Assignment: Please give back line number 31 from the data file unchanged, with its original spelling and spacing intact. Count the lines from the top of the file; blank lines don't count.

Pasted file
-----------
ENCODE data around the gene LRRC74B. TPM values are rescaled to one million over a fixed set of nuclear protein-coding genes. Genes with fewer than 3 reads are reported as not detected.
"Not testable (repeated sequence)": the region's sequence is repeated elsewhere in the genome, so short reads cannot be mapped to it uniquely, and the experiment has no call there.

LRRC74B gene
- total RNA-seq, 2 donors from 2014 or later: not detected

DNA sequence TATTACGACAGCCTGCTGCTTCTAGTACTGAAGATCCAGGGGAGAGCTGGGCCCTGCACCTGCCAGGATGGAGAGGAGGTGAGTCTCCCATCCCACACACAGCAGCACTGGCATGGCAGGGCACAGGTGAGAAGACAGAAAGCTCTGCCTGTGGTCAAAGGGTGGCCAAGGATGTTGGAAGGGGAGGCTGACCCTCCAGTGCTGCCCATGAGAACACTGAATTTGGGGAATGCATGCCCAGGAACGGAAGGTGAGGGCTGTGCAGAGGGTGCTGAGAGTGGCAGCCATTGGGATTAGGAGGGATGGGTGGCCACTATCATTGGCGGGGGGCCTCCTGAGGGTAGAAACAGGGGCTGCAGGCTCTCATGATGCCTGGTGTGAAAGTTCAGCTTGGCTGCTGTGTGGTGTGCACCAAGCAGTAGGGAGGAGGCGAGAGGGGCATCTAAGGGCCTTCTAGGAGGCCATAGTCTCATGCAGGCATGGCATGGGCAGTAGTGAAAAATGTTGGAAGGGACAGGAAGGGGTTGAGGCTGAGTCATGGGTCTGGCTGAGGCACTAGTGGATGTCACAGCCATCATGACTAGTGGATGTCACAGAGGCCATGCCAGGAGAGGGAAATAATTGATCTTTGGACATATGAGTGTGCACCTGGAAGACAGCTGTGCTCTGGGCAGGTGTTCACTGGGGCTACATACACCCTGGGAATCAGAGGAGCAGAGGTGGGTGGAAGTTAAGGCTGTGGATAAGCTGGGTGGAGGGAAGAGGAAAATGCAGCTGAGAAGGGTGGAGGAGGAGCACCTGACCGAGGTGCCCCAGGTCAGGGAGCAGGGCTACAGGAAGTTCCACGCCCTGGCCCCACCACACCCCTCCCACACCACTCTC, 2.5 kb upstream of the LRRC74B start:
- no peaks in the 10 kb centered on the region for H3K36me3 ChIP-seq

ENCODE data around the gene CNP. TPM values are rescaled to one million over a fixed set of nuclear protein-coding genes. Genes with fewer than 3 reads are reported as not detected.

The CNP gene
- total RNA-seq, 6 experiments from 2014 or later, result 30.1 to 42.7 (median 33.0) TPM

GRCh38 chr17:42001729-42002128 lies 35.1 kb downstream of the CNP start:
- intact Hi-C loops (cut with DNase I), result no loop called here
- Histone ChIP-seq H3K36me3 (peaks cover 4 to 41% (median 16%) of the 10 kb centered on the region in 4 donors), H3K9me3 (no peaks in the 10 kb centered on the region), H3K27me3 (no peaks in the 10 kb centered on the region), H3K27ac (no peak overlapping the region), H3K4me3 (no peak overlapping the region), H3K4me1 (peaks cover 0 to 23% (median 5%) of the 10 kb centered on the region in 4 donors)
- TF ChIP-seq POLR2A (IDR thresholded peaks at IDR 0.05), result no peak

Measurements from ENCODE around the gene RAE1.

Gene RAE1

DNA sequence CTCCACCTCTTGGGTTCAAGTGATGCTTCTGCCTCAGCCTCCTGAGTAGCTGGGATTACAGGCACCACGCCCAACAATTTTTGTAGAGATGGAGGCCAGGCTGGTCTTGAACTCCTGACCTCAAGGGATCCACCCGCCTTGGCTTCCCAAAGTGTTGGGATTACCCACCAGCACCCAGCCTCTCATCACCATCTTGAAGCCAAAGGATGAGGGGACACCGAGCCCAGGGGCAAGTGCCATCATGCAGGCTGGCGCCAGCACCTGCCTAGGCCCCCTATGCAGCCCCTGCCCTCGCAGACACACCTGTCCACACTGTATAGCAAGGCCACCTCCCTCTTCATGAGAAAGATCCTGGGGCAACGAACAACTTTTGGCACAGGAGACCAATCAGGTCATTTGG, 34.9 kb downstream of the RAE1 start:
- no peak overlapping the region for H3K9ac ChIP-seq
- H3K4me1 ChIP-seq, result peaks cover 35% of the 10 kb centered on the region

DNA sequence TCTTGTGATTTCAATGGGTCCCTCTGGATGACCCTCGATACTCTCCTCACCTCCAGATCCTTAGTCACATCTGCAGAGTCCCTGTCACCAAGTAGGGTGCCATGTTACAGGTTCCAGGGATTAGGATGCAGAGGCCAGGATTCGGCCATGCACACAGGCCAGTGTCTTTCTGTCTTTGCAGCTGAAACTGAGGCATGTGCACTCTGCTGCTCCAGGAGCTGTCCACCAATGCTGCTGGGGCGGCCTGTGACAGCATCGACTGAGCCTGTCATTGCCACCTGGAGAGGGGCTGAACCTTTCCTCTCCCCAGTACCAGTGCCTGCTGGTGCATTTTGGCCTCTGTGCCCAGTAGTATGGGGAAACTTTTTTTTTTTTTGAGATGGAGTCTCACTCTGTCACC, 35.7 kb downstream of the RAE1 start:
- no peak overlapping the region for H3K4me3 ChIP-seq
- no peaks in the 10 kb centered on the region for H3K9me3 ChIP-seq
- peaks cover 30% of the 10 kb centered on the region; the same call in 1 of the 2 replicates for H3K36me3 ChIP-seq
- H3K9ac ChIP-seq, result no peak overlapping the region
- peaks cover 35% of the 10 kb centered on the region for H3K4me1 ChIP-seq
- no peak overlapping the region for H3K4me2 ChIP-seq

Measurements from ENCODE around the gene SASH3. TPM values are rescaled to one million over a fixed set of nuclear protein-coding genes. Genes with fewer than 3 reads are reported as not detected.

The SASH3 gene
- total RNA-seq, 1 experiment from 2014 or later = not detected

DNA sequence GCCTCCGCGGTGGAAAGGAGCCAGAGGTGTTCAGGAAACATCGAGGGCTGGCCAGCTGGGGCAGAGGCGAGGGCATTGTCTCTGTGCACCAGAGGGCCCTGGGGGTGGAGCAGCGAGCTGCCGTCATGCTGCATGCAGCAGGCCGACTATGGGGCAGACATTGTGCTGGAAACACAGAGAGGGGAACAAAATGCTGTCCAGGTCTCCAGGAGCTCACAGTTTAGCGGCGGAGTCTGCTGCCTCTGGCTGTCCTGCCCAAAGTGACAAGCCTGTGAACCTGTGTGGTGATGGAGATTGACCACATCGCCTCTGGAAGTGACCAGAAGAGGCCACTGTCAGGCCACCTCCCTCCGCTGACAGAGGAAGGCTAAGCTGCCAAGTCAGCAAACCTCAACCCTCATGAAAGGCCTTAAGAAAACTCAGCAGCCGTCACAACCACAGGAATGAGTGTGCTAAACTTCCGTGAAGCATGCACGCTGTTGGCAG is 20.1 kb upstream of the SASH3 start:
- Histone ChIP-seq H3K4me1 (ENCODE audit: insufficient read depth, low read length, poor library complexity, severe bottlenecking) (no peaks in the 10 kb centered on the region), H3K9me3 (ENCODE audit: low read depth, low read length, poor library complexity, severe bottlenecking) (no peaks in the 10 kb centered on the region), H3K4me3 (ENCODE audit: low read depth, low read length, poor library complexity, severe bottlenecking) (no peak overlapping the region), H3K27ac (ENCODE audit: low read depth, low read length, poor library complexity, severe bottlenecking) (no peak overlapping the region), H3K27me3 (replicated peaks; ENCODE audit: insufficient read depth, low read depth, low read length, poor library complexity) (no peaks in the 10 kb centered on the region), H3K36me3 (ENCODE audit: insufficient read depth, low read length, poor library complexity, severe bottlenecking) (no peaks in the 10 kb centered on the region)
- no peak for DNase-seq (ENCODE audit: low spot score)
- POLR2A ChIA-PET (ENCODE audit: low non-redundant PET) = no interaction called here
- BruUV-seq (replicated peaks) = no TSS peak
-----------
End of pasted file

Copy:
- no peak for DNase-seq (ENCODE audit: low spot score)